Lovely knickers! We had to make something similar to wear under our gymslips. Although I do remember Adam of all people making shorts out of Hawaiian material in about year 8, he still wears them as sleep shorts! Poor old Sister will be turning in her grave looking at your wonderful seamstress abilities these days!

  2. BathroomBound

    Grannymar, i notice there is nothing hanging for 2010. Is that a sign of the continual warming?

  3. Rummuser

    What a story! As most of the men readers of your blog will agree, it was always a great topic of conversation of school going boys as to what exactly went on behind the closed gates and high walls of convent schools. What a pity that this knowledge comes so late in my life! On the other hand, I suppose that the mystery was the kick!

  4. Geri Atric

    Ha-ha! That’s a very impressive pair of knickers! Knickerbockers more like.
    I will count myself lucky I only had to make a baby’s bib, in my first senior year.

  5. steph

    You may be an expert on the heart and lungs but you need to brush up on your alimentary canal.

    “It’s elementary, my dear Grannymar” 😉

    Great story about the nuns and the dangley bits!

  6. nick

    Well, it says something about what was considered essential to a girl’s education in those days – the ability to make knickers! Passion-killers at that. And as Bathroom Bound says, presumably knickers are now virtually obsolete?

  7. Mayo

    I “used the run and fell method” and ended up in the ER. I’m not sure that’s the best idea.

  8. Grannymar Post author

    Baino – Thankfully we did not have to parade about in them!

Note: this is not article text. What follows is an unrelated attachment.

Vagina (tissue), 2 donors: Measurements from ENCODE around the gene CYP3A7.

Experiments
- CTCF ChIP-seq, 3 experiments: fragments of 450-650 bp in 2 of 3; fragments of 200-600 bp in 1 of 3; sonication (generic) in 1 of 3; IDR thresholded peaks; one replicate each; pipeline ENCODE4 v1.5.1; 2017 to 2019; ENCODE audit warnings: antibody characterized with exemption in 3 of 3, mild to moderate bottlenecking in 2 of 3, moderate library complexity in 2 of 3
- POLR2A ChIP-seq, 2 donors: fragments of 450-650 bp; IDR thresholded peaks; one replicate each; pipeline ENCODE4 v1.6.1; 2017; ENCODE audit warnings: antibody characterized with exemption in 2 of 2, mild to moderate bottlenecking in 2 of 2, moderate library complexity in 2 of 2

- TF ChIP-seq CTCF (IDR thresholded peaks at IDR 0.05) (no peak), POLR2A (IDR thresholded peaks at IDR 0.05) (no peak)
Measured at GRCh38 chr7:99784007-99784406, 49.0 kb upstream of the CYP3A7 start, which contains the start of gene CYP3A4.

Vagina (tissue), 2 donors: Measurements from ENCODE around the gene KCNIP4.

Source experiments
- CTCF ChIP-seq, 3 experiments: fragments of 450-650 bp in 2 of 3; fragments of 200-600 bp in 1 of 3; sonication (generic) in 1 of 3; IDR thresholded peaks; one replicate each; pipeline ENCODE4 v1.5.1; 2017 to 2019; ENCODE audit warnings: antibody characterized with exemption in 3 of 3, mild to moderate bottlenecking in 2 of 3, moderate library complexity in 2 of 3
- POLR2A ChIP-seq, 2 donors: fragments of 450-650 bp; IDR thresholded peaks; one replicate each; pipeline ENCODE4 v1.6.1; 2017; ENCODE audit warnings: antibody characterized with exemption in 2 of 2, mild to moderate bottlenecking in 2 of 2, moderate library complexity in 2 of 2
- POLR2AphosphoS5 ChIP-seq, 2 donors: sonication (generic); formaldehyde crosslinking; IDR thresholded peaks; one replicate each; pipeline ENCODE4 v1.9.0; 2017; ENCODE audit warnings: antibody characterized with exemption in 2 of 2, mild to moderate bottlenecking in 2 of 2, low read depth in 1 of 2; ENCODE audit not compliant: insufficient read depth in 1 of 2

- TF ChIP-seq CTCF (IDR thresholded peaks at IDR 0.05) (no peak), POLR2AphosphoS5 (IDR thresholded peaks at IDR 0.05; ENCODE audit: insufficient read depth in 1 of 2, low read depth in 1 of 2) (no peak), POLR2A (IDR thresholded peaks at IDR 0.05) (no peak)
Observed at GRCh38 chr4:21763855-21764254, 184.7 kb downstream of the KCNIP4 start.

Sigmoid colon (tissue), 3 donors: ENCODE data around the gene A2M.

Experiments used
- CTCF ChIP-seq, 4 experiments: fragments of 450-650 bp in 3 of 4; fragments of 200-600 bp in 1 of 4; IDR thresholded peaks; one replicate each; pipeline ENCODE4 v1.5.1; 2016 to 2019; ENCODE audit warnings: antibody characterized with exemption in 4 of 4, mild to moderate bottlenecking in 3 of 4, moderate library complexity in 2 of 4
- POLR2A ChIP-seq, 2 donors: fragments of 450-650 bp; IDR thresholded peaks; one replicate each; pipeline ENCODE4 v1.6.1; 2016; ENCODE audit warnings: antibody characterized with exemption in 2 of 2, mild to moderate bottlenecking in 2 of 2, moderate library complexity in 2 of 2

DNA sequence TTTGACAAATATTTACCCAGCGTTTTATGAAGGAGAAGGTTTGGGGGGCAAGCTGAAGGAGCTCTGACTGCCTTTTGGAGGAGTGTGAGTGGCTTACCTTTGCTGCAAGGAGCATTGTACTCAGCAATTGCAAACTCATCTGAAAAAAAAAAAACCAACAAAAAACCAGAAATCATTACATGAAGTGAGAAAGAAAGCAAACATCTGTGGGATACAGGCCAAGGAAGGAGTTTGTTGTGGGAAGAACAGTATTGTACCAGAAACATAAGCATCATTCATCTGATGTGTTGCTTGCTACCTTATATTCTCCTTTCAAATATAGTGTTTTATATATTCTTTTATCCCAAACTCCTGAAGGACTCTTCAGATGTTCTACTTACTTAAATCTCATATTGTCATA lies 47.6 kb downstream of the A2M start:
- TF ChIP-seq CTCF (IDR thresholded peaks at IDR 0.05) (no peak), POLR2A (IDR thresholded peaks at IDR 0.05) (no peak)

BathroomBound – They are invisible!

    Ramana – Having grown up among four brothers I was well aware of the speculation and chat!

    Geri – A baby’s bib would have been more useful as I have plenty of young cousins back then.

    Steph – I can always rely on you to sort out my errors! Back then everything I did was elementary!

    Nick – If not obsolete, it seems necessary to have them on show these days.

  9. Grannymar Post author

    Breege – Hello and welcome! Now don’t remind me of knitting socks. I was a passed master at the dropped stitch!

    Magpie – Mixed classes ❗ That would deffo be on the mortlar list! I started school at four and continued until 18 years of age and never crossed paths with a male teacher in either school. I did have uncles who were teachers I also met those who taught my brothers, but that was well away from my school!

    Mayo – I think you need to back stitch to the arrowhead or basket stitch!

  10. Mayo

    If this is a secret message, I’m still trying to figure out the code. Steph, once I figure it out, I wild let you know. “Back stitch to the arrowhead” , that might been some kind of Indian lingo!

  11. Grannymar Post author

    Steph & Mayo – They are all known as ‘surface’ stitches…. in other words…. Mayo keep your feet well and truly on the ground!

  12. Pingback: Grannymar » Sister Mary Josephine of Fright ~ Part 2

  13. Kate

    Oooh nice pants Grannymar!!! My disaster was a cookery apron which should have been used for all cookery classes over 3 years …. mine took 3 years to make and was stitched and unpicked so many times it was grubby and useless….still can’t stand pink and white candy striped material to this day! And I am no better at sewing!

  14. Grannymar Post author

    Kate – I feel your pain at all the unpicking of stitches, since it seemed to be how all my sewing classed were filled in those far off days! 🙁

  15. Pingback: Grannymar » Sister Mary Josephine of Fright ~ Part 3